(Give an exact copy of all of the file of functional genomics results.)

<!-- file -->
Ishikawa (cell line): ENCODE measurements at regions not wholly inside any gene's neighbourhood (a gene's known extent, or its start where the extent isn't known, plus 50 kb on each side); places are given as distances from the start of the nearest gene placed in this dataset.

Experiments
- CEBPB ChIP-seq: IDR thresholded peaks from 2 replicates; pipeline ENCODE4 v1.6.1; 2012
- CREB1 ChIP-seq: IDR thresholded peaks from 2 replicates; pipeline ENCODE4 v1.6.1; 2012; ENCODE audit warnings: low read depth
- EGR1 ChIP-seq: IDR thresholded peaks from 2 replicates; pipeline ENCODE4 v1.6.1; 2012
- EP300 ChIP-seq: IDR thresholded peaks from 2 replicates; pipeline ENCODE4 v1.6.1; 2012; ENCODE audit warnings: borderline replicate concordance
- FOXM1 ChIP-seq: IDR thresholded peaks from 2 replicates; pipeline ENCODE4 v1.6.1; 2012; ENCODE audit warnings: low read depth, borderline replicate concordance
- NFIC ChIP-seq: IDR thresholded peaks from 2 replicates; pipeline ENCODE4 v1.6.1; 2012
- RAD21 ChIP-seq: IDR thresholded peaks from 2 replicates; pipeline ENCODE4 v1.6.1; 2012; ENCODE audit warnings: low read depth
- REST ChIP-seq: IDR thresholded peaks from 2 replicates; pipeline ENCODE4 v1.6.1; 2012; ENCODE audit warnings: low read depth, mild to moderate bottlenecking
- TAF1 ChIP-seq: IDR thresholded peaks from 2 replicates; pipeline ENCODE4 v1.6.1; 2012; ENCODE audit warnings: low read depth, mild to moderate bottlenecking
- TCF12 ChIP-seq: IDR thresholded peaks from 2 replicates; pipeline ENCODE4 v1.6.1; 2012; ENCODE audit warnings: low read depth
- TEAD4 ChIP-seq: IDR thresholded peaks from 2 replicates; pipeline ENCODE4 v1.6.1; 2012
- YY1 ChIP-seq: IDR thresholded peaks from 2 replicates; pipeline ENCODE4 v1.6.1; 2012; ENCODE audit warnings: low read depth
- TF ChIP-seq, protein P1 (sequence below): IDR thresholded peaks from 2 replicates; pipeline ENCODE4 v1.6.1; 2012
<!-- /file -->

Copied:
Ishikawa (cell line): ENCODE measurements at regions not wholly inside any gene's neighbourhood (a gene's known extent, or its start where the extent isn't known, plus 50 kb on each side); places are given as distances from the start of the nearest gene placed in this dataset.

Experiments
- CEBPB ChIP-seq: IDR thresholded peaks from 2 replicates; pipeline ENCODE4 v1.6.1; 2012
- CREB1 ChIP-seq: IDR thresholded peaks from 2 replicates; pipeline ENCODE4 v1.6.1; 2012; ENCODE audit warnings: low read depth
- EGR1 ChIP-seq: IDR thresholded peaks from 2 replicates; pipeline ENCODE4 v1.6.1; 2012
- EP300 ChIP-seq: IDR thresholded peaks from 2 replicates; pipeline ENCODE4 v1.6.1; 2012; ENCODE audit warnings: borderline replicate concordance
- FOXM1 ChIP-seq: IDR thresholded peaks from 2 replicates; pipeline ENCODE4 v1.6.1; 2012; ENCODE audit warnings: low read depth, borderline replicate concordance
- NFIC ChIP-seq: IDR thresholded peaks from 2 replicates; pipeline ENCODE4 v1.6.1; 2012
- RAD21 ChIP-seq: IDR thresholded peaks from 2 replicates; pipeline ENCODE4 v1.6.1; 2012; ENCODE audit warnings: low read depth
- REST ChIP-seq: IDR thresholded peaks from 2 replicates; pipeline ENCODE4 v1.6.1; 2012; ENCODE audit warnings: low read depth, mild to moderate bottlenecking
- TAF1 ChIP-seq: IDR thresholded peaks from 2 replicates; pipeline ENCODE4 v1.6.1; 2012; ENCODE audit warnings: low read depth, mild to moderate bottlenecking
- TCF12 ChIP-seq: IDR thresholded peaks from 2 replicates; pipeline ENCODE4 v1.6.1; 2012; ENCODE audit warnings: low read depth
- TEAD4 ChIP-seq: IDR thresholded peaks from 2 replicates; pipeline ENCODE4 v1.6.1; 2012
- YY1 ChIP-seq: IDR thresholded peaks from 2 replicates; pipeline ENCODE4 v1.6.1; 2012; ENCODE audit warnings: low read depth
- TF ChIP-seq, protein P1 (sequence below): IDR thresholded peaks from 2 replicates; pipeline ENCODE4 v1.6.1; 2012